Lilita Xalabile

I’m beginning to be free



Lilita Xalabile spent just 19 precious days together with Nkosiyabo Xalabile as his wife. They were married on July 7 2012. He returned to Lonmin’s Marikana mine after their honeymoon, and died in the massacre on August 16.

At our first meeting with Lilita, in March 2013, she was mourning alone in the room she was renting in Dalubuhle township on the outskirts of Mthatha. The little room felt like a solitary confinement cell; grief dripped oppressively off the four walls.

Lilita said that it had been difficult to grieve openly at her husband’s family home near Elliotdale in the Eastern Cape.

“My tears remind my mother-in-law and my husband’s family of their loss,” she said, fidgeting with her wedding band.

So, with her diploma in office management from the Walter Sisulu University, the 27-year-old returned to Mthatha to look for work.

She was intent on imagining and piecing together a life different from the one she dreamed of on her wedding day. It was difficult: jobs were scarce in Mthatha; pain and trauma were not.

“He was open,” said Lilita of her husband. “A quiet man, but he had lots of friends.”

She and Nkosiyabo were members of the Apostolic Faith Mission Church when they met at a church conference in 2011. He started calling her incessantly and she vacillated about whether or not to meet him.

“He would keep on calling me and calling me. Eventually we were going to meet on a Saturday, but then I changed my mind. I don’t know why. He buzzed me and I refused to meet,” she said.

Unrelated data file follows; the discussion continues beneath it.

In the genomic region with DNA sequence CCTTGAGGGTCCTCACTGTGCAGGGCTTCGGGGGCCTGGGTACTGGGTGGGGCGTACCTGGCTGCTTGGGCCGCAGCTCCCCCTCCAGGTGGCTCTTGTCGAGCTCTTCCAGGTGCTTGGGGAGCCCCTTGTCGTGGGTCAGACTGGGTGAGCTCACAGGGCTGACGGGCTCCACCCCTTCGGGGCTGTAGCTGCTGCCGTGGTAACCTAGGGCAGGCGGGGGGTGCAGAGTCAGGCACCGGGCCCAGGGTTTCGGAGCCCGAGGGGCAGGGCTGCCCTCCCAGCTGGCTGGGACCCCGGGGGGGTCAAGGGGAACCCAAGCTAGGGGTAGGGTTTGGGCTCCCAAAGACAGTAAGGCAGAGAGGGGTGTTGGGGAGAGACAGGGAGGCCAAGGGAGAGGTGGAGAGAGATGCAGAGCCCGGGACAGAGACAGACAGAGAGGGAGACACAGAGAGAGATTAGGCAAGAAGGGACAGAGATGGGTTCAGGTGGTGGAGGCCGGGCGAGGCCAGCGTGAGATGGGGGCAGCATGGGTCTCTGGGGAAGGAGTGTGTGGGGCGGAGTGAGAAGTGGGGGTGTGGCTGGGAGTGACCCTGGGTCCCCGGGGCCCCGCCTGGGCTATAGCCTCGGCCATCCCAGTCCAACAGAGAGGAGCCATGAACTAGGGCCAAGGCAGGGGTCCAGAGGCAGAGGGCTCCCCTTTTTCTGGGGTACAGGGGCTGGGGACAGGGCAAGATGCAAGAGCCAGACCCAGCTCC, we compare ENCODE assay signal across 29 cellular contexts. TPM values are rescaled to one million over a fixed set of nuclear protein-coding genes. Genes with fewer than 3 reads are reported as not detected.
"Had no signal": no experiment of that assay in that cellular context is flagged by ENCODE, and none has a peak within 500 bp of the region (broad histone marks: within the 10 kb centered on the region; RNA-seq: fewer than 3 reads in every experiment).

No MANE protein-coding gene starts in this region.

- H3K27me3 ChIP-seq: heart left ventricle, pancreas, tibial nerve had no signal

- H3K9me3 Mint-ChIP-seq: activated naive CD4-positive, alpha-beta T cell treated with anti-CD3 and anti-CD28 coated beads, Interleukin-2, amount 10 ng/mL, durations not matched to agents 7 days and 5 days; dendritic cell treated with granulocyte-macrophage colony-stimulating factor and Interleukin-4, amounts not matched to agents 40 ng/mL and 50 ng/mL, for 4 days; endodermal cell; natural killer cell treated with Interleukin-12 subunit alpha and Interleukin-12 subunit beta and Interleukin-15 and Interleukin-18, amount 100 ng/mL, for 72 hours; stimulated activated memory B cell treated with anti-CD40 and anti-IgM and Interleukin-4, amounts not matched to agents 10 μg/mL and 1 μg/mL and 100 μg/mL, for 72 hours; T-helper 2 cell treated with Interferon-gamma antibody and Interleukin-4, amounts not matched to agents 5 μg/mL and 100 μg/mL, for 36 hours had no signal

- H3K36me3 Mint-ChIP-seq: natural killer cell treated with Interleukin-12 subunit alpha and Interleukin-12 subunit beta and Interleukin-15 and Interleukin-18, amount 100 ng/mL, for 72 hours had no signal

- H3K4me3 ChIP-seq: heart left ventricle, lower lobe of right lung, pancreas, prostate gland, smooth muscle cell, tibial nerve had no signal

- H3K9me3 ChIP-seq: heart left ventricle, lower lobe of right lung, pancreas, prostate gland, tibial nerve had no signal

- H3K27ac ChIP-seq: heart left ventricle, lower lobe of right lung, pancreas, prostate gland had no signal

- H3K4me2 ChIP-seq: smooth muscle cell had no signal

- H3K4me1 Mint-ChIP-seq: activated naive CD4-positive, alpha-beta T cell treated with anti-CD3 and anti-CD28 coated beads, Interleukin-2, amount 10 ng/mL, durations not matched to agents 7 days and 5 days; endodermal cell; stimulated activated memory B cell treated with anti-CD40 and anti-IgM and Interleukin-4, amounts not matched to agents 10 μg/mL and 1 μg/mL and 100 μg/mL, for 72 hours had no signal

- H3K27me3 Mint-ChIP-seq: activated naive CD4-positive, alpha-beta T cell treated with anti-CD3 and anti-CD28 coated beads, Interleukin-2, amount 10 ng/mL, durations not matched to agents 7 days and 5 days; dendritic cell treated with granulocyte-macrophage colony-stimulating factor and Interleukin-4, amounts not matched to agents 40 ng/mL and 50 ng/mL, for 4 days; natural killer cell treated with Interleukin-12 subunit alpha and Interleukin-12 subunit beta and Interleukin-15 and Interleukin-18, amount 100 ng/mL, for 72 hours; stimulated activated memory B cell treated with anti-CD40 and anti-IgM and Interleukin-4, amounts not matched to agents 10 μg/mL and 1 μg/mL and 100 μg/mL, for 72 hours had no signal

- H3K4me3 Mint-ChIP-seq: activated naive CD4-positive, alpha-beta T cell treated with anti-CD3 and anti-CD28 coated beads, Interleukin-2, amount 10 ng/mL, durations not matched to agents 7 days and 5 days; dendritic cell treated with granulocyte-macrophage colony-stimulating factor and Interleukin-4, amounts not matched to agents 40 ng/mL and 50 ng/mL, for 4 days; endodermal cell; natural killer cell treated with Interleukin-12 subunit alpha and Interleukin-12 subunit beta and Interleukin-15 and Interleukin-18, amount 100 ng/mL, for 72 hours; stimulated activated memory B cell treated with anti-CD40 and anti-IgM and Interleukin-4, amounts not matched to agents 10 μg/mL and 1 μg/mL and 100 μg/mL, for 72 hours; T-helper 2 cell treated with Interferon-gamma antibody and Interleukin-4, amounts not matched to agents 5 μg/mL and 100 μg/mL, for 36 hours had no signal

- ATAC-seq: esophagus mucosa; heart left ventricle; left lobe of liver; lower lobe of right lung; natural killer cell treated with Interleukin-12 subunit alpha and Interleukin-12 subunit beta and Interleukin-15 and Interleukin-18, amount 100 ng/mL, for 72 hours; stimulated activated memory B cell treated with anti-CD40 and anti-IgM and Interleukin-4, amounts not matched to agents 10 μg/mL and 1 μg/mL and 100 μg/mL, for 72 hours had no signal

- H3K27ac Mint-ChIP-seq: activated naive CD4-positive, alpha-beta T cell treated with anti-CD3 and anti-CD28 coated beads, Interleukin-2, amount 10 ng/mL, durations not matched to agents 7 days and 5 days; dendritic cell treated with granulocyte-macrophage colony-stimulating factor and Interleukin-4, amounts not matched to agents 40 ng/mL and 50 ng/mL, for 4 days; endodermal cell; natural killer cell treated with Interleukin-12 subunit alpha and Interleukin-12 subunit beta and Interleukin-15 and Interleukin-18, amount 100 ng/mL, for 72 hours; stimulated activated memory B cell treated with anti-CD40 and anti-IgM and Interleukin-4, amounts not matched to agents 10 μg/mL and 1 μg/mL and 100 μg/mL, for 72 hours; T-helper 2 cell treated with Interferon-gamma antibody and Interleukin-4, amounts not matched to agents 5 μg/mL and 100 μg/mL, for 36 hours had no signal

Persistence appeared to make the heart grow fonder, though: “He kept calling me until my heart got absorbed by him.”

In the days leading up to August 16 Lilita had become increasingly anxious about her husband’s safety and had told him: “People say people are dying at Marikana, but I don’t even see it in the news. Why don’t you come back home?

“He said he didn’t have the money to come back and that management was going to give the miners an answer on Thursday. He said he had to go to the koppie every day because ‘it is better to die in the army than to get killed in the house’.”

In March Lilita was hanging on to her Christian faith for succour, attending church four times a week.

She later moved to Hermanus to live with her sister and continue her job hunt.

In a telephonic interview in August 2013, she says the move is helping her reconcile with her grief.

“I’m beginning to be free,” she says. “In Hermanus I can talk to anybody about whatever I want to talk about and it is healing me. In Mthatha people knew me, so even before I could open my mouth, they were feeling pity for me. I’m freer now,” she says.

Lilita is working as a cashier at a local supermarket and plans to continue her studies and complete a higher diploma in office management next year. Lonmin has agreed to pay for her education.

She is thoroughly disillusioned with the inconclusiveness of the Farlam Commission of Inquiry. “It is clear that the people [who did the] shooting at Marikana are known, but they remain unknown at the commission,” she says.

“The commission is exposing the families to all the footage of our loved ones dying, but, in exchange for opening all these wounds, there are no answers, no truth,” says Lilita. “Things are staying hidden at the commission, the truth is being hidden there. They should just close it down.”





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